Otterman speaks... (2003-2007)
Weblog about cycling, macintosh, natural history and life in Singapore.
Otterman - Blog Home

Archives - Blog's RSS - Comments RSS - LJ - Email me - All my blogs - About me: 2004 - 2002

Make a permalink or URL tiny:
Blog email subscription

Enter your email address to receive the previous day's posts:


Mac and the Internet - NUS
Cycling - Life in Singapore - Meow
Singapore Naturalist - Mangroves
Science - World - Museum
Movies - Literature - Travel

Biology module blogs:
Biodiversity (Year 1)
Ecology (Year 3)
Structure & Function (Year 3)
Marine Biology (Year 4)
Natural History Blogs:
The Biology Refugia
Raffles Museum Toddycats
Intl Coastal Cleanup Singapore
Labrador Park
Pulau Ubin Stories
Pulau Hantu
Cycling in Singapore
Mac Meetup Singapore
Aboard the Götheborg
Otterman Projects
Zendogs/Wheels are Turning
Hopea sangal

Raffles Museum Toddycats!

Pedal Ubin!
Pasir Panjang Heritage
Raffles Museum Internship
MR-BT Briskwalkers

Mac Meetups

Some of my kakis

Kakis at home
Ad & Jen
Inertia is a Sin
Halfway between the gutter and the stars
Lost in the Jungle
Dawn, Cat Welfare
Compulsive Maniac
Deadpoet's Cave
Rambling Librarian
Cooler Insights
Pencil Shavings
Ling the Merciless
Philosophize Me Jelly
Dewi A

Kakis overseas
Alvin - Beijing, China:
* Alvin's spiel
Kevin - Buffalo, NY:
Theory is the Reason
Bonny - HCMC, Vietnam:
Jac - London, UK:
Dogged Wanderings
Jasmin - NY, NY:
The Worsted Witch
Marcus - Shanghai, China:
You only live once
Tse-Lynn - Wilmington, NC:
Musings of a barefoot traveller
Jani - Newcastle, UK:
Salted & Fried

Seow Hwa's
The Ice Cream Gallery

Local reads
Commentary Singapore
Singapore Surf

Museum Roundtable
Science Daily
Environmental News Network
National Geographic News
New Scientist news
Nature News
Google News
Resource Shelf
The Unofficial Apple Weblog
Boing Boing
The Daily Show
This is a Flickr badge showing photos in a set called My Handphone Photos. Make your own badge here.

Made on a Mac with
Claris Home Page 3.0.
Blog engine: Samizdat,
based on PHPosxom,
based on Blosxom.
Updated with TextWrangler.

Creative Commons License
© N. Sivasothi, 2003
This work is licensed under a
Creative Commons License.

Subscribe with Bloglines

Otterman speaks...

Cycling, macintosh, natural history and life in Singapore - Archives

List of Categories : travel * museum * cycling * Singapore Naturalist * science * kakis * mangroves * movies * mac and the internet * meow * NUS * life in Singapore * lit * world *

Thu 09 Feb 2006

"...the experience of being a whistleblower is a lonely one"

Category : science

My Head of Department forwarded us this troubling story:

"The Secret Life of Dr. Chandra." Reporter: Chris O'Neill-Yates; Producer: Lynn Burgess. From The National, Jan. 30, 2006.

Dr. Ranjit Kumar Chandra spent almost three decades working at Memorial University before one of his secrets was finally revealed. A study he'd conducted on multivitamins was clearly a fake. No doubt his employer breathed a sign of relief when Dr. Chandra chose to retire quietly and move away.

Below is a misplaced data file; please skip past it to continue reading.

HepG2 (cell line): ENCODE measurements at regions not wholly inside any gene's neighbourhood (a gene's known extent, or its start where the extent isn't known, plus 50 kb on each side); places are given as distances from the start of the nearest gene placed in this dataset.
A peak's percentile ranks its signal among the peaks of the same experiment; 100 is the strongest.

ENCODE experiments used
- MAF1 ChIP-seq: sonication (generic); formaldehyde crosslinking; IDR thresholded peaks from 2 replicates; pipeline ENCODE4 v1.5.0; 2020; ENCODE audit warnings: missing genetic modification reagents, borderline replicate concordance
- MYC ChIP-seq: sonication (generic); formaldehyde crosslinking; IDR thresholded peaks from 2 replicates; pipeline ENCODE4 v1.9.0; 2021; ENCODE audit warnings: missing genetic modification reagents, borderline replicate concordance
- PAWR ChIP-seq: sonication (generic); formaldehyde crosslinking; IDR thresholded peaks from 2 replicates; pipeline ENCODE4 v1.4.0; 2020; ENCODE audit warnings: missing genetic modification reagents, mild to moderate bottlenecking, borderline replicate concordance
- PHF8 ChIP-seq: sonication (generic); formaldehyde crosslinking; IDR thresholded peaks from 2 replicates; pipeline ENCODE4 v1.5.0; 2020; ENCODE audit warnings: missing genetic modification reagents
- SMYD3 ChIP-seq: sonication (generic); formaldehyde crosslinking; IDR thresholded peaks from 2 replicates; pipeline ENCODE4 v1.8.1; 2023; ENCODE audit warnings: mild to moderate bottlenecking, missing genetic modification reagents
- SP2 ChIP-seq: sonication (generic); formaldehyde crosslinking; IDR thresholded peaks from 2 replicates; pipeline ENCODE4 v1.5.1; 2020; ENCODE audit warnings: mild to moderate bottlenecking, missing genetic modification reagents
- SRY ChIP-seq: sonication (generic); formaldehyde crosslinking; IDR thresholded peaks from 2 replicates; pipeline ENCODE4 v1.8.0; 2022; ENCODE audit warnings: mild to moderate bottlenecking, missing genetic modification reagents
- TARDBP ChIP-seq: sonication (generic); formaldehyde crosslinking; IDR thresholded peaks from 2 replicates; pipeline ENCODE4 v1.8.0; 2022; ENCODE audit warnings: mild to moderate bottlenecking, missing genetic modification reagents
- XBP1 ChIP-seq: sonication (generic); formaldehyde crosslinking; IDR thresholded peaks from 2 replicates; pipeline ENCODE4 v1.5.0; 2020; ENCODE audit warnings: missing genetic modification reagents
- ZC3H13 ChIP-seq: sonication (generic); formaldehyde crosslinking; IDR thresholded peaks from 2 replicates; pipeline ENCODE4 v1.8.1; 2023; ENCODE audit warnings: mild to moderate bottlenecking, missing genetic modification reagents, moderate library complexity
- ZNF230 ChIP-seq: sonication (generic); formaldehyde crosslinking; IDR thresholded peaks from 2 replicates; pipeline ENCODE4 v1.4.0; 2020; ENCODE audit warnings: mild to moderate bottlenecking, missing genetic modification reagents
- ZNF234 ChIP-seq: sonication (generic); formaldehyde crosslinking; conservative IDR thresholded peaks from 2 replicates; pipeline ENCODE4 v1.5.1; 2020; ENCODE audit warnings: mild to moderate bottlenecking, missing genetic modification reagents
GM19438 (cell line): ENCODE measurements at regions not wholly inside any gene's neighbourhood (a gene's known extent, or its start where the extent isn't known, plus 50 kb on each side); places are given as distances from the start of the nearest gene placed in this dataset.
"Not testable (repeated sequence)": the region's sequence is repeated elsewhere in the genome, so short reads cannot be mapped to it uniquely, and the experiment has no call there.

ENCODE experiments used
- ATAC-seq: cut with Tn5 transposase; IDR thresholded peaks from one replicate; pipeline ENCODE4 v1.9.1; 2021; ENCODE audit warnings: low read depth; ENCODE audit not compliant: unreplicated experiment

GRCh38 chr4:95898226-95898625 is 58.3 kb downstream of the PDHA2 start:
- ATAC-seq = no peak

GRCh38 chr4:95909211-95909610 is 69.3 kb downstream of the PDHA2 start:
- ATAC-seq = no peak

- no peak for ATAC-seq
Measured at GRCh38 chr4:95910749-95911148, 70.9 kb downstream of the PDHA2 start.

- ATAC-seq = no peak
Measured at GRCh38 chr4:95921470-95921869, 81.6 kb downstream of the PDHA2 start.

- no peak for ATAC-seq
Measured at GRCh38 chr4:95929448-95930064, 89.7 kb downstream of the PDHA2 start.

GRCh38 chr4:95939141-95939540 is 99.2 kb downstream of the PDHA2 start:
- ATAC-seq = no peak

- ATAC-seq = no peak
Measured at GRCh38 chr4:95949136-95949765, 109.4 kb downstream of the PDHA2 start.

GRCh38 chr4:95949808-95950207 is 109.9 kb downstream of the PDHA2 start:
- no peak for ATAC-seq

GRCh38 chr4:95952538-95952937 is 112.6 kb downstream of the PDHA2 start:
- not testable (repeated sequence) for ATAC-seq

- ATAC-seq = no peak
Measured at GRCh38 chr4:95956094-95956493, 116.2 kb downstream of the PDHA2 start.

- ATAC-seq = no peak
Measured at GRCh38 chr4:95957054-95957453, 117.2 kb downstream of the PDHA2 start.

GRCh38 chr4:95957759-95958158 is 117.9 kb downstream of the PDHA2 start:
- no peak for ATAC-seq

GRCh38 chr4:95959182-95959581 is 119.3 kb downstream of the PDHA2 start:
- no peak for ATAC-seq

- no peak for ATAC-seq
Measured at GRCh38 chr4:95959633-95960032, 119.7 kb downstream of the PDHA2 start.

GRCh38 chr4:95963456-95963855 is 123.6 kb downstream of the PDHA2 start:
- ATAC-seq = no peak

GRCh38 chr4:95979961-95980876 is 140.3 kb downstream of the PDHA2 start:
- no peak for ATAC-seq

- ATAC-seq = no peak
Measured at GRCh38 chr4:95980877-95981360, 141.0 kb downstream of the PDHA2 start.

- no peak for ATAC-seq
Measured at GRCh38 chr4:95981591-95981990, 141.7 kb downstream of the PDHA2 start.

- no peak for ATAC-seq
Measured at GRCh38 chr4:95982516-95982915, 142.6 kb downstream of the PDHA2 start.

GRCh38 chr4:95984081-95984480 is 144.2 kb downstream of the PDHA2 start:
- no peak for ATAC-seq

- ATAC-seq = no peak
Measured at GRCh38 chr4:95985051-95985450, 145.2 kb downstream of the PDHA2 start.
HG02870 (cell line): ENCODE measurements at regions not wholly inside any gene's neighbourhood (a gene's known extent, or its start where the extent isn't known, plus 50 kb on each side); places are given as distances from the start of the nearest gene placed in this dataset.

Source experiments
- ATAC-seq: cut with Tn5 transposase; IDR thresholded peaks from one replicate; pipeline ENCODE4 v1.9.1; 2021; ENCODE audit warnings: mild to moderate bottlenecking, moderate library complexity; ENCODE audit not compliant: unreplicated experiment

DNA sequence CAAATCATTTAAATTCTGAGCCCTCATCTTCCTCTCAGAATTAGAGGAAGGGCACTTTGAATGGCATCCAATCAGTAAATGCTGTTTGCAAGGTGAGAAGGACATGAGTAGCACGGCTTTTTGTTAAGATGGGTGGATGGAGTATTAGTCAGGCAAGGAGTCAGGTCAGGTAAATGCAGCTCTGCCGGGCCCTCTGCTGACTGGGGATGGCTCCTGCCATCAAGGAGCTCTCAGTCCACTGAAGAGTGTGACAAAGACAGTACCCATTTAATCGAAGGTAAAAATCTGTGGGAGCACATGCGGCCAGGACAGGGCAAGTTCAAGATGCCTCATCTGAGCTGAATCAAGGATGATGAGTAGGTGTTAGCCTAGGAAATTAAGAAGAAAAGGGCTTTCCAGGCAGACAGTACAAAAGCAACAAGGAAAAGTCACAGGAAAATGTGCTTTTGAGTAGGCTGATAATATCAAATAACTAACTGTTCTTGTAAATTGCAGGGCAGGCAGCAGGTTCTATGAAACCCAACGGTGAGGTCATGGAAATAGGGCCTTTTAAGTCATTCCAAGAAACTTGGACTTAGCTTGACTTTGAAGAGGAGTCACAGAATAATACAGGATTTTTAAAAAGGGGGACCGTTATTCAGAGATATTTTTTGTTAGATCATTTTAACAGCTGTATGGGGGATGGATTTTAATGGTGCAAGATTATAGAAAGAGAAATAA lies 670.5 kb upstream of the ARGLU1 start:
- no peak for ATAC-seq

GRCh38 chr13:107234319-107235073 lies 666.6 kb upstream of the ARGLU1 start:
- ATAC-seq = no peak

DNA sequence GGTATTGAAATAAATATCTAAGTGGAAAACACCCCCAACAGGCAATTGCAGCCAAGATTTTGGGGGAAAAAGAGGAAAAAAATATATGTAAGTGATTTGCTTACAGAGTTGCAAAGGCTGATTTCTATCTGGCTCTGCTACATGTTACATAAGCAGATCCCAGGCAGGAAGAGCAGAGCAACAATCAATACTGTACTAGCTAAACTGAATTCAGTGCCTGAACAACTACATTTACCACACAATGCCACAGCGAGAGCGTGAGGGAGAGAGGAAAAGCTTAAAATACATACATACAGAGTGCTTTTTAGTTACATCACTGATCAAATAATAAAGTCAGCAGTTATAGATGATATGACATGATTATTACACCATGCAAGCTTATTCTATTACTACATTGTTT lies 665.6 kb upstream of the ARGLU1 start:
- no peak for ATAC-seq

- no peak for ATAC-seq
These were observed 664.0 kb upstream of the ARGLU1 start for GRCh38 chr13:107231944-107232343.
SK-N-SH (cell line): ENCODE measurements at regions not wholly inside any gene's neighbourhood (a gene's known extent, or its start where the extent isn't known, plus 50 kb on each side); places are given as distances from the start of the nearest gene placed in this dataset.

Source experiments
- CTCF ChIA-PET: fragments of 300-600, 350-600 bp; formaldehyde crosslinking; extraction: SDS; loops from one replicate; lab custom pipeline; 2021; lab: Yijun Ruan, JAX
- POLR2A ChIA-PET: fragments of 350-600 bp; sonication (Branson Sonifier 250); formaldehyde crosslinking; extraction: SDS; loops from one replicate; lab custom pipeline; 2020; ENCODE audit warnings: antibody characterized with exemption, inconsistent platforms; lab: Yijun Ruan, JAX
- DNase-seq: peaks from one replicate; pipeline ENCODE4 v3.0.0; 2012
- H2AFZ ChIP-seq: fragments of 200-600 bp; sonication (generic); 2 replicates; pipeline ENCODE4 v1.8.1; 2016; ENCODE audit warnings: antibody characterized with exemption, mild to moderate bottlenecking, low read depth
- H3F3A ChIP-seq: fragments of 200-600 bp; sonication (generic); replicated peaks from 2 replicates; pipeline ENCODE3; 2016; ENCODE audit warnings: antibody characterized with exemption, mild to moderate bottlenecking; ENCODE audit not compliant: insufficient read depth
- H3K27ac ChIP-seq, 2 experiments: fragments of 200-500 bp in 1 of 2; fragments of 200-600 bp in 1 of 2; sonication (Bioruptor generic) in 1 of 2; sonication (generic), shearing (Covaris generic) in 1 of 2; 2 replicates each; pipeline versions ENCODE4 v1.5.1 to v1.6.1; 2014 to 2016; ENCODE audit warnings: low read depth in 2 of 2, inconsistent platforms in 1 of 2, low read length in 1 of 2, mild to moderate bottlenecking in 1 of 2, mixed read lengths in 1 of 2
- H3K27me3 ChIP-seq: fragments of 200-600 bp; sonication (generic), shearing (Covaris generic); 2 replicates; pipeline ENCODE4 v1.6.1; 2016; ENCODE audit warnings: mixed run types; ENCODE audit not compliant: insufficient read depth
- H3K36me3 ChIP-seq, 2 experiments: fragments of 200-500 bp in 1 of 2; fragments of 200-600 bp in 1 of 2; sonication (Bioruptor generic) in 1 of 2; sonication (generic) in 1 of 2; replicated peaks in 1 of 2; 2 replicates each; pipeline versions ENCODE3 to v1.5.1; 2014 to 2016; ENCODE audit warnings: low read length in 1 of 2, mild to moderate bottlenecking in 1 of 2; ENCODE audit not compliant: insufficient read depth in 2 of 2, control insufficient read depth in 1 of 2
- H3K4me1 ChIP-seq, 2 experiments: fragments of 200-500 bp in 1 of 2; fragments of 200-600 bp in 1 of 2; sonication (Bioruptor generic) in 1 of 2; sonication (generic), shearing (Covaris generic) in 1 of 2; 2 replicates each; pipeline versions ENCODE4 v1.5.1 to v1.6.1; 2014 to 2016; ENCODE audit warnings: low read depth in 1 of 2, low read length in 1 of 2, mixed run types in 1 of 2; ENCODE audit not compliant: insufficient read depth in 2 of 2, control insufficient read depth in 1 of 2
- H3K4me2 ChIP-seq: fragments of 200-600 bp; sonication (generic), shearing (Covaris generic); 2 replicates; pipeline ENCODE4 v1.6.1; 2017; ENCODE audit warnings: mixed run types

Memorial had a secret of its own. It had never told the scientific world that this was not the first time nor even the second time that Chandra had committed scientific fraud.


"How can you question this guy: He's world famous, he's published dozens of studies and there were claims that he had been nominated for a Nobel Prize and he had been selected by the United Nations to set up a nutrition immunology centre in Newfoundland," Masor says. "He was the pride and joy of Canada. I mean this guy had a real reputation. So for anyone to challenge him and go against that reputation, I think, was pretty daunting."

Nurse Marilyn Harvey paid the price when she blew the whistle on Chandra. It was back in the early '90s when she told her employers that he was making up results on a baby formula study. The university investigated, but then let him go. And once they did, Chandra turned around and sued Harvey.

"In July of 2000, a knock came on my door and a sheriff delivered me papers [that said I was being] sued by him for stealing data from another study that was done in his department," Harvey says. "We know why he would have sued me. He would have wanted basically, I guess, just to get me back and he wanted to make my life miserable."

Chandra eventually dropped the lawsuit a few months after Harvey proved his claims were bogus. But she says the experience of being a whistleblower is a lonely one.


Right now in Canada, there's no legislation in place to protect whistleblowers like Harvey and, because of that, fraud artists seldom have to worry about someone turning them in.

Berkeley University Prof. Seth Roberts says even if whistleblowers want to come forward, they often decide it's just too risky.

"It's extremely dangerous," he says. "You could easily lose your whole career. Many people have and so, if you're a wise person, you basically don't do it. It's just too dangerous. I know several people who've [done it], their career was destroyed after they blew the whistle."

Posted at 7:01AM UTC by N. Sivasothi | permalink | , .